Daily Devotional – “This Little Babe”

Christ Child - Wikipedia

Gen 3:15, Jeremiah 23:5, John 1:14, 1 Corinthians 15:57

COMMENTS

For most of us when we think of Christ’s birth we conjure up images formed by singing Christmas Carols like Away in the MangerThose images are, like the picture above, at least for me, always angelic, peaceful and joyous.  

What if I told you there was another version of that same scene? In an earlier post today entitled Britten’s Ceremony of Carols,  I read about for the first time a Christmas carol called “This Little Babe”

CONTEXT 

The text of the carol is a part of the poem “New Heaven, New War” by 16th century  English Jesuit Priest and  poet Robert Southwell (1561?-1595). Southwell spent a decade  or so of ministry as a Catholic priest during the foment of the English Reformation and was finally arrested, killed by hanging, drawing, and quartering. 

While most Christmas Carols celebrate the birth of Christ, this one celebrates the reason Christ has come as man. The text explores the apparent contradictions that came with the birth of Christ, with God becoming man and enacting His plan of salvation.

The music is from, Benjamin Britten, what is unique is the where and why he composed it. Having spent a few years in North America he decided to return home to his beloved England, the problem it was 1942 and WWII was underway. Crossing the Atlantic under constant threat of German U-Boat attack was no easy feat in 1942. 

I chose today’s bible verses because each reminds me of a part of the story within the poem:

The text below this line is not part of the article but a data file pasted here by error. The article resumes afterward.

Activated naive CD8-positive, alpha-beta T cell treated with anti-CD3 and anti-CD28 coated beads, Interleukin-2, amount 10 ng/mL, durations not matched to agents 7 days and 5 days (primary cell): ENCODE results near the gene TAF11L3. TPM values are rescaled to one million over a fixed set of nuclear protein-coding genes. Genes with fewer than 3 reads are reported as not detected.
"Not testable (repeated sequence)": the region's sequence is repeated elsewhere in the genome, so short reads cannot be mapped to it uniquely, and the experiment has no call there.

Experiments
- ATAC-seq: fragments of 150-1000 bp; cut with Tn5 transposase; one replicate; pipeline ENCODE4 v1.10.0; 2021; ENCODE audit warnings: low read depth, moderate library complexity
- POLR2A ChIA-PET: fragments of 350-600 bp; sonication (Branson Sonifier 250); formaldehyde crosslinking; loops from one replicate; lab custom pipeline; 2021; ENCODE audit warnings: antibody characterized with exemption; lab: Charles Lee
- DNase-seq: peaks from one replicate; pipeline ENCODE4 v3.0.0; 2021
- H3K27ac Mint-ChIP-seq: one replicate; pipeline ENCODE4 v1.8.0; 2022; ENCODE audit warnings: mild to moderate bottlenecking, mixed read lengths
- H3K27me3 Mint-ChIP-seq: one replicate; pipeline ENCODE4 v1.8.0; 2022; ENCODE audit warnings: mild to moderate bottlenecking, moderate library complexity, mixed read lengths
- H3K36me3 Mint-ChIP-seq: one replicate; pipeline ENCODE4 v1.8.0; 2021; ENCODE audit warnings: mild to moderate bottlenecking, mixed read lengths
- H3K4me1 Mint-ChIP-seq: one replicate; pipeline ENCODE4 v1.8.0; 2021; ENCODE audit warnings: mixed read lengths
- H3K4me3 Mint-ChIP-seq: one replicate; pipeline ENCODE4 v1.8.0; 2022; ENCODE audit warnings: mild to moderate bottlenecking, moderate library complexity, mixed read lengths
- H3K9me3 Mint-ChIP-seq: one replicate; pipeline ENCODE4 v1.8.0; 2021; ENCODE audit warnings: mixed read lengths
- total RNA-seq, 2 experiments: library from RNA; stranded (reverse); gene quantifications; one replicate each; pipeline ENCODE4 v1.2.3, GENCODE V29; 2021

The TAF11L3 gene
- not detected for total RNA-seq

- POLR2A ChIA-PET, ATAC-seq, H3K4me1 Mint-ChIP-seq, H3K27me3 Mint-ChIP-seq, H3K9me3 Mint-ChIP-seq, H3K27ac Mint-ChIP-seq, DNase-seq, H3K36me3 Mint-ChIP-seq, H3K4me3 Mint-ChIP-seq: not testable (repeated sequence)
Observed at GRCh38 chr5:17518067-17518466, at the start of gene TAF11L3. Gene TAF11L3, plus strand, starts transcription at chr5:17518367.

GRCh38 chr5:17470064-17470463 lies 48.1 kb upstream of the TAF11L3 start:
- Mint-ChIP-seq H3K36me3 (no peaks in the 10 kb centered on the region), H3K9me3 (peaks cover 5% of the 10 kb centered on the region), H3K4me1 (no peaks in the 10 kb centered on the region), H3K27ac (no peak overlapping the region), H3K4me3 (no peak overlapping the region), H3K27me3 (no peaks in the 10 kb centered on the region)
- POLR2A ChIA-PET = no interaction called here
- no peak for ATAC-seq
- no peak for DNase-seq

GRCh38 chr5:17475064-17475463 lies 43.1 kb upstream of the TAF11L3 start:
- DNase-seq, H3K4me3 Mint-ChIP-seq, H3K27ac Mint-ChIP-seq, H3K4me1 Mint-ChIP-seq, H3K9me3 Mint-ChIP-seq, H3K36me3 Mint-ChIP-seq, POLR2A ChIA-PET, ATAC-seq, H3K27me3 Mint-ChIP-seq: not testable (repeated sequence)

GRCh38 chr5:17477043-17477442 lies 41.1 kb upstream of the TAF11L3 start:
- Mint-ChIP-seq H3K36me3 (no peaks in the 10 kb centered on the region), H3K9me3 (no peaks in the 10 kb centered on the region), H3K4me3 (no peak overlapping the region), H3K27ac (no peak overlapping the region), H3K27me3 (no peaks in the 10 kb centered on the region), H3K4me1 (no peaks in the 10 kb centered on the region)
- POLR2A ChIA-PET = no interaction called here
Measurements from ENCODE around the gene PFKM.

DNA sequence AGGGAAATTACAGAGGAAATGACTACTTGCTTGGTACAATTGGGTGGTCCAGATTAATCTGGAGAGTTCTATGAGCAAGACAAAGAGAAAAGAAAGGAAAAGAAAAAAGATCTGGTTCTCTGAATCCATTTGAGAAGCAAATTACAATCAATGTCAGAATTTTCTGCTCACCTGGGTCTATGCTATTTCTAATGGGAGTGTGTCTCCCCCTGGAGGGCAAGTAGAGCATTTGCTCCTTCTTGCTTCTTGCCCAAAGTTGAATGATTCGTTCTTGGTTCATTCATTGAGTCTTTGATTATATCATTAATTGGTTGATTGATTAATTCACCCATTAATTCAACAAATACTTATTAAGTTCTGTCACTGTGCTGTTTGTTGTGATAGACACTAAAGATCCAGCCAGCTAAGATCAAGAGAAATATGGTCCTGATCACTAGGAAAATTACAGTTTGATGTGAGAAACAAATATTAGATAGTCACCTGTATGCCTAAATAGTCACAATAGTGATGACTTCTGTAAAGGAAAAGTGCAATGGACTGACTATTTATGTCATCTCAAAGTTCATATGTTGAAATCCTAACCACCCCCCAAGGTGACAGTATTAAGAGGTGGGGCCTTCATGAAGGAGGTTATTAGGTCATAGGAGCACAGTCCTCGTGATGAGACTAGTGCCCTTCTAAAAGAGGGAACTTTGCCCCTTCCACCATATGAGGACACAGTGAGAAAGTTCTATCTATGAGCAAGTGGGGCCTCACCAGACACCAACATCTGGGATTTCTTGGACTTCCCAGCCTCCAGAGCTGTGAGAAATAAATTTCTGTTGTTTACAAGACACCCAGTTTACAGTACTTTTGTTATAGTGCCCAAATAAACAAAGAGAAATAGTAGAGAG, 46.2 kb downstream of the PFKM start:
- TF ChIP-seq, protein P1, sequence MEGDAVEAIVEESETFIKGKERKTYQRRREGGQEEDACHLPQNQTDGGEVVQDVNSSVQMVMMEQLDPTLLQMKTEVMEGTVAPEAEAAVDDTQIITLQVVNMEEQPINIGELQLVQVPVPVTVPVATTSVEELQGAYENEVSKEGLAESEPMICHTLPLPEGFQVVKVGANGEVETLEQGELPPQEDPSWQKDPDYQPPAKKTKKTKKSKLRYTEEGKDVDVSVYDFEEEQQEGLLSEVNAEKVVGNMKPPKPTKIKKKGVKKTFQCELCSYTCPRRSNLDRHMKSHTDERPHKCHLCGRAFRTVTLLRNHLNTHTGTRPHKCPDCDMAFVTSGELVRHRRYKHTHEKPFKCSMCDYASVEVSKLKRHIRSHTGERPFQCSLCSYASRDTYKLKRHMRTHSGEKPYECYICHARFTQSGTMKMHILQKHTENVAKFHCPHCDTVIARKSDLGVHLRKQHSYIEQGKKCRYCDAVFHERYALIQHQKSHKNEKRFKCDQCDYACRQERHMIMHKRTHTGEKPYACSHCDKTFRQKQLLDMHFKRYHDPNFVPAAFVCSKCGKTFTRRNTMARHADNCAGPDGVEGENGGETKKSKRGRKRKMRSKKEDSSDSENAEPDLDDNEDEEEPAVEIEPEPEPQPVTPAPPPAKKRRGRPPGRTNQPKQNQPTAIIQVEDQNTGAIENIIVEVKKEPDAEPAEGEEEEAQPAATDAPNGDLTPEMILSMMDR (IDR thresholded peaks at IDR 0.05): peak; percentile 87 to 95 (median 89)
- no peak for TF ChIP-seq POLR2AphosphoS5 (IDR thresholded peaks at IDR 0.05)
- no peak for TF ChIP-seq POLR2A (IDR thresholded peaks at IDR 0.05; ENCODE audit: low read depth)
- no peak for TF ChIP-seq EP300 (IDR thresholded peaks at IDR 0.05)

1 This little Babe so few days old
Is come to rifle Satan’s fold;
All hell doth at His presence quake,
Though He Himself for cold doth shake;
For in this weak unarmed wise
The gates of hell He will surprise.

2 With tears He fights and wins the field,
His tiny breast stands for a shield;
His battering shot are babish cries,
His arrows looks of weeping eyes,
His martial ensigns cold and need,
And feeble flesh His warrior’s steed.

3 His camp is builded in a stall,
His bulwark but a broken wall,
The crib His trench, haystalks His stakes,
Of shepherds He His army makes;
And thus, as sure His foe to wound,
The angels’ trumps the charge now sound.

4 My soul with Christ join thou in fight;
Stick to His tents, the place of might.
Within His crib is surest ward;
This little Babe will be thy Guard.
If thou wilt foil thy foes with joy,
Then flit not from this heav’nly Boy!

I hope you enjoy “This little Babe” as much as I did, and reflect upon the incarnate Christ too. 

Britten’s Ceremony of Carols

BreakPoint Daily

Britten’s Ceremony of Carols

2013-05-britten

In the recent Tom Hanks movie Greyhound, the captain of a destroyer helps to lead a convoy across the U-boat-infested North Atlantic during WWII. To say that the trip from the U.S. to Britain in 1942 was dangerous is not only is an understatement of epic proportions, it offers context for the extraordinary composition of Benjamin Britten’s “Ceremony of Carols.”

Britten was arguably the most important British composer of the 20th century. In 1942, after three years in North America, he found himself in the middle of the Atlantic aboard a Swedish cargo vessel, trying to return to his native England. Instead of panicking amidst the harrowing circumstances of the dangerous crossing, he wrote two choral works: the “Hymn to St. Cecilia” and the “Ceremony of Carols.”

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